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Life-Study of 2 Corinthiansby Witness Lee

ISBN: 0-7363-0960-8
Printed Copy: Available Online from Living Stream Ministry

Currently in: Chapter 35 of 59 Section 1 of 3

LIFE-STUDY OF SECOND CORINTHIANS

MESSAGE THIRTY-FIVE

THE PUTTING TO DEATH OF JESUS
AND THE RENEWING OF THE INWARD MAN

(3)

Scripture Reading: 2 Cor. 4:10-18

In 4:10 Paul says, “Always bearing about in the body the putting to death of Jesus, that the life also of Jesus might be manifested in our body.” In verse 16 Paul goes on to say, “Wherefore we do not lose heart, but if indeed our outward man is decaying, yet our inward man is being renewed day by day.” The experience of the putting to death of Jesus results in the renewing of the inward man.

THE OUTWARD MAN AND THE INWARD MAN

What is the inward man? It is difficult to explain what the inward man is. For more than forty years I have been considering and studying the meaning of the outward man and the inward man in 4:16. Some writings have said that the outward man denotes our natural man and that the inward man denotes our spiritual man. I do not say that this understanding is wrong; however, it is somewhat vague.

If you consider the context of this chapter, the outward man primarily means the physical body. In verse 10 Paul speaks of “bearing about in the body the putting to death of Jesus,” and in verse 11 he mentions the mortal flesh. Bearing about in the body the putting to death of Jesus is equal to the consuming, the wasting away, of the outward man. Therefore, the outward man in verse 16 must mainly refer to the body.

Likewise, the inward man in this verse must refer to our regenerated spirit, as indicated in verse 13, where Paul uses the expression “the same spirit of faith.” As we have pointed out, the spirit here is the mingled spirit, the regenerated human spirit mingled with the Holy Spirit. The body is to be consumed, but the regenerated spirit is to be renewed day by day. According to the context, the outward man is mainly the body, and the inward man is mainly the regenerated spirit.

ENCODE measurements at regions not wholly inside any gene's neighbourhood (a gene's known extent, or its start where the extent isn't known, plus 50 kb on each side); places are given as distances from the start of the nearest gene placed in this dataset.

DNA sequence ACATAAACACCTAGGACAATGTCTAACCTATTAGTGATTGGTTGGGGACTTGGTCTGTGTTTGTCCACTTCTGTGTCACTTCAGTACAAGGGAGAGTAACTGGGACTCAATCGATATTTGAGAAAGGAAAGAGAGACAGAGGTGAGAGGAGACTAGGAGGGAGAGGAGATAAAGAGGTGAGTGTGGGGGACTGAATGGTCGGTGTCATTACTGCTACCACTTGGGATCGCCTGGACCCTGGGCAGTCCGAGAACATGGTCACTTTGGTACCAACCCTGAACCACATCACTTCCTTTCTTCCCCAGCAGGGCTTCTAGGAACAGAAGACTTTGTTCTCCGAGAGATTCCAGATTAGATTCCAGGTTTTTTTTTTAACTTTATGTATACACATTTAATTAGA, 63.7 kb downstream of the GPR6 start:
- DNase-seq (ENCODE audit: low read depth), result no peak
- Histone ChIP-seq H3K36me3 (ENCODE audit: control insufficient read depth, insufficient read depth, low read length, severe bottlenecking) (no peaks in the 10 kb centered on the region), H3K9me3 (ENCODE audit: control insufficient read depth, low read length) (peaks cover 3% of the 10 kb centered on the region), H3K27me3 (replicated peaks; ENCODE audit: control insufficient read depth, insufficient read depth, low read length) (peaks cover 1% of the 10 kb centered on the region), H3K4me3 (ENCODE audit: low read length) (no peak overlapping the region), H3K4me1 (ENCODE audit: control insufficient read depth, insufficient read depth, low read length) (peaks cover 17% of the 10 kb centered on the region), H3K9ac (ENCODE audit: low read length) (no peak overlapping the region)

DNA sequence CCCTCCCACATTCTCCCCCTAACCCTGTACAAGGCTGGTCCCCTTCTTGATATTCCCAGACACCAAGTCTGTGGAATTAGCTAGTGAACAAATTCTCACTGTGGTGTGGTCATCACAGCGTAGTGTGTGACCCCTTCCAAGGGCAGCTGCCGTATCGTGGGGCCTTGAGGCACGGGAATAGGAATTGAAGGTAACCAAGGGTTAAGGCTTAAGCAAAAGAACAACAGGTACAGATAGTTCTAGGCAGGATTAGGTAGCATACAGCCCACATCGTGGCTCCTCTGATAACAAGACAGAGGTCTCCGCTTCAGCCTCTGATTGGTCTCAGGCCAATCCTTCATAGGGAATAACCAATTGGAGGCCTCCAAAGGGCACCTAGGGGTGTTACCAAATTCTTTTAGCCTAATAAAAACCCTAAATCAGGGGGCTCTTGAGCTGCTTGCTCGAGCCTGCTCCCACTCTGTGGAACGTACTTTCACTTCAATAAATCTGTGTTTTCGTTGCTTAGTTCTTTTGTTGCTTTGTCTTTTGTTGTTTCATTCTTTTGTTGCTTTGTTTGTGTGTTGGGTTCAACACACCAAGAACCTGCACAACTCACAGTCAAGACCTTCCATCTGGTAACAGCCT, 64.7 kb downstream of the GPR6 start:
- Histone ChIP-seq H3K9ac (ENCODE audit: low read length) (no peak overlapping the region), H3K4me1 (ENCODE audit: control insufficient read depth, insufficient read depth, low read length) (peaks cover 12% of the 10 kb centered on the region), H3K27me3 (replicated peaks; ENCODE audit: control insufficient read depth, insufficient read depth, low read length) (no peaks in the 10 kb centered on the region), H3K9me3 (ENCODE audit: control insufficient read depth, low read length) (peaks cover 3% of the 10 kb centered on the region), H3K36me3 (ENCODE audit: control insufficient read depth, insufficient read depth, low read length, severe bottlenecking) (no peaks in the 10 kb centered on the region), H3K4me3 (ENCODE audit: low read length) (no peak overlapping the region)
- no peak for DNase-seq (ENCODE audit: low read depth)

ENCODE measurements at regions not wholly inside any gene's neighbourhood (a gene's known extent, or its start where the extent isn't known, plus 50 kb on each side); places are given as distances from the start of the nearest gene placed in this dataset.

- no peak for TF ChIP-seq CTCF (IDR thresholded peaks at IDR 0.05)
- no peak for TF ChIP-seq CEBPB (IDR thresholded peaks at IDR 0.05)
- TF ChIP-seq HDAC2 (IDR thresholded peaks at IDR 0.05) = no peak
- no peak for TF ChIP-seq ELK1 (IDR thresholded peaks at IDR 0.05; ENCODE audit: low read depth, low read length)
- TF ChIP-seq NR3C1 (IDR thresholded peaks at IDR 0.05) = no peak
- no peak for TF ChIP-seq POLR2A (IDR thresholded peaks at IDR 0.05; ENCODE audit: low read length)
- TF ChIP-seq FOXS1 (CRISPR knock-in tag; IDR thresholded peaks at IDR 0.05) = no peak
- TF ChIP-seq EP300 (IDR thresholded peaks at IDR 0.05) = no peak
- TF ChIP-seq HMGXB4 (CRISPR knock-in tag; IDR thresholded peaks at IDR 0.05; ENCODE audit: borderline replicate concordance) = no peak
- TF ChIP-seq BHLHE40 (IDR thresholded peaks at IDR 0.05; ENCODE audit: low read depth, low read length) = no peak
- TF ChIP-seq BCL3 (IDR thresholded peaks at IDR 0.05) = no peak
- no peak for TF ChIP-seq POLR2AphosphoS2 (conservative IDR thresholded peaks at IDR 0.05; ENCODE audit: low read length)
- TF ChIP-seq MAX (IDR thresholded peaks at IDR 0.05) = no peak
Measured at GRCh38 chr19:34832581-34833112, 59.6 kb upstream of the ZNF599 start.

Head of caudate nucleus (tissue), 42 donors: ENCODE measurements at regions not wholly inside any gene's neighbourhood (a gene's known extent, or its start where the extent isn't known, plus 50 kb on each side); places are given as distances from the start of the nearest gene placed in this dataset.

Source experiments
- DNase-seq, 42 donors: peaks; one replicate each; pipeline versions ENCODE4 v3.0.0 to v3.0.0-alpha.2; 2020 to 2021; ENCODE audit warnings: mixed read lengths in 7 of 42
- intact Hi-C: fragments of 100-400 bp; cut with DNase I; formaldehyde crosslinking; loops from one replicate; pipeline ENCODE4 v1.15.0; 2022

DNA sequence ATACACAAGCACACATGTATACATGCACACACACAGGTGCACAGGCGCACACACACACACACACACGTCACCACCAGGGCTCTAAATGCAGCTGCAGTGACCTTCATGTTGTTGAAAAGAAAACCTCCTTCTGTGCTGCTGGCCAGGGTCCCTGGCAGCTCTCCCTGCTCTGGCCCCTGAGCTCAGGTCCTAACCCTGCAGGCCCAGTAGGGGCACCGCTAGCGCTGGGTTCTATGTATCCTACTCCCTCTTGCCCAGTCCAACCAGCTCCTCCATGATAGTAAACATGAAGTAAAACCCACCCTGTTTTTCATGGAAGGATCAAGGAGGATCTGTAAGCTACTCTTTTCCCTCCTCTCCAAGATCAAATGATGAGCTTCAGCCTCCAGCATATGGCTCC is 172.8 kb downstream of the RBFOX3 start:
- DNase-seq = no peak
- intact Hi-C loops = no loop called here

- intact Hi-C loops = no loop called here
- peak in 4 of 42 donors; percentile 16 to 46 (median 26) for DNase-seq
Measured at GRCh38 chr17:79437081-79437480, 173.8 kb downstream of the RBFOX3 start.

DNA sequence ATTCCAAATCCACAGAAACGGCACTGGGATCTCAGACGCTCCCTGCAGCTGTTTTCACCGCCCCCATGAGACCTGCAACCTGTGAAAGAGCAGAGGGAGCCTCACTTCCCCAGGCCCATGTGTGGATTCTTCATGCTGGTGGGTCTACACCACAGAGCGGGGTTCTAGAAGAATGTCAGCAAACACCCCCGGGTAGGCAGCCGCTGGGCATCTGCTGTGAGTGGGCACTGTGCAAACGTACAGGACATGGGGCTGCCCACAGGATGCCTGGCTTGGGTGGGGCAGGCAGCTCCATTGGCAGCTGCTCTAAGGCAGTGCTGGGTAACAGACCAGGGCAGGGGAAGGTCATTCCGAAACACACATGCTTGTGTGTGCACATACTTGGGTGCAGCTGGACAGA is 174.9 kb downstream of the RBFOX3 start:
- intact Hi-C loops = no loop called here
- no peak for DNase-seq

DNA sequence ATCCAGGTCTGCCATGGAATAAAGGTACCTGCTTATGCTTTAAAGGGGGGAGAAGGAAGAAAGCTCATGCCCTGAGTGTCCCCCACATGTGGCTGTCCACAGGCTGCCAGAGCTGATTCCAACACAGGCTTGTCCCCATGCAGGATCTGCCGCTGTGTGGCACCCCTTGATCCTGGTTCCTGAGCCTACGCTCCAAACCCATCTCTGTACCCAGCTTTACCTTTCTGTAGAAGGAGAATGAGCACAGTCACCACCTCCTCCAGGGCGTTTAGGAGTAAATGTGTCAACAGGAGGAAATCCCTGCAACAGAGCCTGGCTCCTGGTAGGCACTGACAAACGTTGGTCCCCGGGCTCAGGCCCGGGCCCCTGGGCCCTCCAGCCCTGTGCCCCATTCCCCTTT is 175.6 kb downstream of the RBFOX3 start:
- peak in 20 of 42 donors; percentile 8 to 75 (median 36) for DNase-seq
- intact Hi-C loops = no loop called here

The outward man includes our body and our soul, with the body as its organ and the soul as its life and person. The inward man includes our regenerated spirit and our renewed soul with the regenerated spirit as its life and person and the renewed soul as its organ. The life of the soul must be denied (Matt. 16:24-25), but the functions of the soul, the mind, will, and emotion, must be renewed and uplifted by being subdued (2 Cor. 10:4-5) to be used by the spirit, which is the person of the inward man.

According to Paul’s word in verse 16, the outward man is being consumed, being wasted away, being worn out. By the continued killing, the working of death, our outward man, that is, our material body with its animating soul (1 Cor. 15:44), is being consumed and worn out. The outward man, with the body as its organ and the soulish life as its life and person, must be consumed.

We all have an outward man. When the Lord Jesus was on earth, He too had an outward man. His outward man needed to be consumed.

In verse 16 Paul also says that our inward man is being renewed day by day. This renewing of the inward man takes place as the inward man is nourished with the fresh supply of resurrection life. As our mortal body, our outward man, is being consumed by the killing work of death, our inward man, that is, our regenerated spirit with the inward parts of our being (Jer. 31:33; Heb. 8:10; Rom. 7:22, 25), is being metabolically renewed day by day with the supply of resurrection life. As the inward man is renewed, the functions of the soul—the mind, the emotion, and the will—are also renewed.


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